Stage 1: Checkout
Every successful e-commerce company knows the importance of ensuring that checkout is as seamless and convenient as possible for the end user. This helps merchants to reduce friction, cut down on cart abandonments, and drive more conversions.
One key aspect of optimizing the checkout process is providing the highest possible likelihood that customers can use their preferred payment method, by offering the right online payment method options for the target market audience.
For cross-border merchants, payment methods are a particularly important part of e-commerce localization. To facilitate this, payment orchestration providers like PayU offer universal payment checkout options that allow merchants to offer the payment methods their customers want to use.
The presentation of available payment methods is based on rules set by the merchant. Merchants can offer different payment methods in different markets, depending on the local payment partners with whom the payment orchestration provider is integrated.
Orchestrating at this level requires having a global payment platform that can connect to multiple local payment providers; integrate with anti-fraud services for customer verification; and do it all through a payment gateway that provides an easy and high-quality checkout experience for the e-commerce customer.
Stage 2: Routing
After the customer enters their payment information is where the fun starts – and where payment orchestration really earns its stripes.
That’s because every online transaction must be routed through a maze of vendors and payment verification checkpoints before it can be completed successfully, and it’s in the routing phase where costs can really pile up. It’s also where payments have the highest chance of not going through.
Let’s think about it this way: every online transaction is sent through a payment gateway to a payment processor, who is responsible for routing it through all of the necessary steps to complete the payment. It’s up to the payment processor to determine how the payment will be routed.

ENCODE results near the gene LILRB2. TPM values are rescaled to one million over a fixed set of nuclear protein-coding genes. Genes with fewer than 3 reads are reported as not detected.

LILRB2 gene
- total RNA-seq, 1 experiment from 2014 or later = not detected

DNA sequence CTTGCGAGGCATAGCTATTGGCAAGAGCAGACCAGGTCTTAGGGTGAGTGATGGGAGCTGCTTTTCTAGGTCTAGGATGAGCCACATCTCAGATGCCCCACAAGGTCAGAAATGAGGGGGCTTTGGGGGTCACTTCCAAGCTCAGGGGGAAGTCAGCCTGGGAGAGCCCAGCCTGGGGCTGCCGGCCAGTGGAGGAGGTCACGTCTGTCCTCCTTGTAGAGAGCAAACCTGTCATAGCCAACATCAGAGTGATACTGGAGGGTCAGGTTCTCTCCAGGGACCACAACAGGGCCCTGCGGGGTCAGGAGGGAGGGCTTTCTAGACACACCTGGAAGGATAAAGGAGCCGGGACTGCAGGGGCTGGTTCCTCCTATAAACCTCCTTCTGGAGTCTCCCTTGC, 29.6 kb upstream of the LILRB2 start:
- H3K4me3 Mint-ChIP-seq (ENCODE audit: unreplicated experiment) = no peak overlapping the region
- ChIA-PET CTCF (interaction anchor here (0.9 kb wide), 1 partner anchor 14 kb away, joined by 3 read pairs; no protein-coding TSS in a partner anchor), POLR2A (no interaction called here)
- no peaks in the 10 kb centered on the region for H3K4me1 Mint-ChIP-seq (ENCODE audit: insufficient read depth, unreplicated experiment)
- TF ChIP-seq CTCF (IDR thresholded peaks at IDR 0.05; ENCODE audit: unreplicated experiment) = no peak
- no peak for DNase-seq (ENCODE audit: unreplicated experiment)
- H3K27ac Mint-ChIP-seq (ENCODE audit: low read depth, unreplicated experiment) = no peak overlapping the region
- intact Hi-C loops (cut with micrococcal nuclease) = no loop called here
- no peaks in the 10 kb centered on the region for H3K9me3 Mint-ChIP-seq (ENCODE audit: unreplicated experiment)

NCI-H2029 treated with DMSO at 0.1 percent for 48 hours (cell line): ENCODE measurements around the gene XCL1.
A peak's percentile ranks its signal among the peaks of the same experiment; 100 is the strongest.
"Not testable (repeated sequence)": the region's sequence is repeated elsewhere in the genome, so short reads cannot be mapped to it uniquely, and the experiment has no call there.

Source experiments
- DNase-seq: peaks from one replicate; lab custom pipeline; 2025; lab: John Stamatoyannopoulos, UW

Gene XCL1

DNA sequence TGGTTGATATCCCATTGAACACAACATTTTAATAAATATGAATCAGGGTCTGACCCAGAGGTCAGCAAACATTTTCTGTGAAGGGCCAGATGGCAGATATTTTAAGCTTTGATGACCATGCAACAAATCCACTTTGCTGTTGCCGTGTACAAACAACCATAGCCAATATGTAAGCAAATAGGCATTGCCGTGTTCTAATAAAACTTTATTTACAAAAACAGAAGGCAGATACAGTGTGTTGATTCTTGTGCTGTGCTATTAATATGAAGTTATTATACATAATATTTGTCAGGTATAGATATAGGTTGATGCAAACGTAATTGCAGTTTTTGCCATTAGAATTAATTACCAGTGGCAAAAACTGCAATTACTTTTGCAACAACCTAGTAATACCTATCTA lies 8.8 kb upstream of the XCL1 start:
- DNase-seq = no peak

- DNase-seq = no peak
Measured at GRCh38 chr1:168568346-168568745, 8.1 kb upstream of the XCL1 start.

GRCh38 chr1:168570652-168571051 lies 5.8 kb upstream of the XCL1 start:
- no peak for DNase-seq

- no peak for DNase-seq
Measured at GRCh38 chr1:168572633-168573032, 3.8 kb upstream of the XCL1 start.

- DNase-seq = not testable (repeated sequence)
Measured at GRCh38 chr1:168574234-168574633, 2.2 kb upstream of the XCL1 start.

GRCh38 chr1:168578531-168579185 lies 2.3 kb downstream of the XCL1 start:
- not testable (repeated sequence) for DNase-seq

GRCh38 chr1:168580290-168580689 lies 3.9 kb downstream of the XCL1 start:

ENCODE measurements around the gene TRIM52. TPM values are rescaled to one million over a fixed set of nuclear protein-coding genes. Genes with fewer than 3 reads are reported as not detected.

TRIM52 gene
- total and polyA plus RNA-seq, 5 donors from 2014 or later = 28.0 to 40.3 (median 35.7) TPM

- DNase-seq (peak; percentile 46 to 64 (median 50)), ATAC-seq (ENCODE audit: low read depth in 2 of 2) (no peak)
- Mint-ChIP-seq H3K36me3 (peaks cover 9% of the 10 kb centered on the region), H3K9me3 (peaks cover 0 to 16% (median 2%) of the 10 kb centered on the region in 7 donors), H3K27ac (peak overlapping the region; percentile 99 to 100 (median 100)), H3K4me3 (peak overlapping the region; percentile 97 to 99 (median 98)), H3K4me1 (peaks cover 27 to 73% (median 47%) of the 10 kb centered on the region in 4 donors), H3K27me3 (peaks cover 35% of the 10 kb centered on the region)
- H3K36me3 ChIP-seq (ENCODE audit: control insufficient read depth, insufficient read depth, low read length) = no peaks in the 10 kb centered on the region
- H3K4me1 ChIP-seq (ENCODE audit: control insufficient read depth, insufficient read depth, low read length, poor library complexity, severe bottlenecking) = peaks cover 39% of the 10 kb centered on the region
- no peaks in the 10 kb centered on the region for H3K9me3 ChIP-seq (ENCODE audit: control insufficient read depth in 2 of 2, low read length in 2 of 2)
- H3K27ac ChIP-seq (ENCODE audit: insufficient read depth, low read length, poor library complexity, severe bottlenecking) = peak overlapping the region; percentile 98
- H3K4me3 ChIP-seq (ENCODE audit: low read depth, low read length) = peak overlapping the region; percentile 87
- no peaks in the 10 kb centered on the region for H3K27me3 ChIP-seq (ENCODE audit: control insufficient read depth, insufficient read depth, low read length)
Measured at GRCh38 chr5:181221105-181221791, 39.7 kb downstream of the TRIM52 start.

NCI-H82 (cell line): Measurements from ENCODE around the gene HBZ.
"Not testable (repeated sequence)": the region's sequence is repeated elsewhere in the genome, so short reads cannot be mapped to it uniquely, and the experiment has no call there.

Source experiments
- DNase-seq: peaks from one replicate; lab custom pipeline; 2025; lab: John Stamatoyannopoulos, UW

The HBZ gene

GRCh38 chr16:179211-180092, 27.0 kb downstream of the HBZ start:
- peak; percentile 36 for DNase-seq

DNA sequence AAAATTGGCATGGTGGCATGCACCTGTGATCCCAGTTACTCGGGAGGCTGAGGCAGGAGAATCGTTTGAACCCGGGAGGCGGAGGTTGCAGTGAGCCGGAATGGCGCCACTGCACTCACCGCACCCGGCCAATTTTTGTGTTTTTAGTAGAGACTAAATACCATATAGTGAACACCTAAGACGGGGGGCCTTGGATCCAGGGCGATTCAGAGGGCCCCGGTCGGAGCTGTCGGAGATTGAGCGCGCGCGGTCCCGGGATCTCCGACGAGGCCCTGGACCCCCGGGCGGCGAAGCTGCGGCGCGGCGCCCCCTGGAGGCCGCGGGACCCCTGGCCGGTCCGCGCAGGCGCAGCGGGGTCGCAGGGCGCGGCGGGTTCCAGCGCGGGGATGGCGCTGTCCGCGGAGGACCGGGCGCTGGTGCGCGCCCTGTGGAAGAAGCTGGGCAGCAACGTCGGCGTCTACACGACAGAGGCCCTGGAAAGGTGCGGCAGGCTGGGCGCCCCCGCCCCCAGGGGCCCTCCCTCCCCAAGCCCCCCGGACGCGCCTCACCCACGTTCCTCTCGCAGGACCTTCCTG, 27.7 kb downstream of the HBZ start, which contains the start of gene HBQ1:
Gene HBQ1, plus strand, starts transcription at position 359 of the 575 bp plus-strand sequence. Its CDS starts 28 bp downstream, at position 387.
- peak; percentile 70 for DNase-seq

But many payment processors are limited in terms of geography, the types of payment methods they can support, or the options they have for routing payments. As a result, merchants who are active in multiple markets might find themselves working with different payment processors for different markets. In addition to getting expensive, this can make it difficult to process payments efficiently. It can also lead to a lot of declined payments, should any links in any individual provider’s routing network fail.
Payment orchestration is designed to address these common challenges by integrating multiple payment providers together into one global routing platform. Leveraging AI-based tools, payment orchestration helps businesses optimize routing traffic while saving payments that may otherwise have failed.
An orchestration platform, for example, can learn what the highest converting routing routes for certain types of payments and their respective merchants are, and then choose the optimal routing configuration based on this information.
Merchants can also set customized routing rules in order to optimize payment flows. Many businesses have hard or soft rules implemented by the routing engines they use. For example, if a merchant has multiple entities and provider relationships, they might decide to route certain currencies through a particular provider. To prevent failed payments, merchants can set up a retry policy to try declined payments through another provider.
Orchestrating at the routing level involves having multiple payment providers, as well as multiple merchant account relationships that work independently and without financial penalty. Smart routing technology is the engine that makes it all go, by optimizing payment traffic through the routing network based on merchant rules, machine learning, and more.
Stage 3: Settlement
A payment is completed when the funds end up in the merchant’s bank account. Prior to settlement, merchants naturally want the smallest amount possible skimmed off while maximizing sales and reducing chargebacks. This is where it’s essential to have a payment provider with an ideal merchant-friendly solution for settlements.
Transferring money across a number of currencies becomes less expensive if businesses can pay it out in the local currency and avoid the cost of currency conversion (FOREX). Then they can move the money back to their preferred base currency, at an exchange rate that works best.
At this level, payment orchestration focuses on making sure that the merchant can control how the money gets from the payment processor to their bank account – in the right currencies, at the correct rates.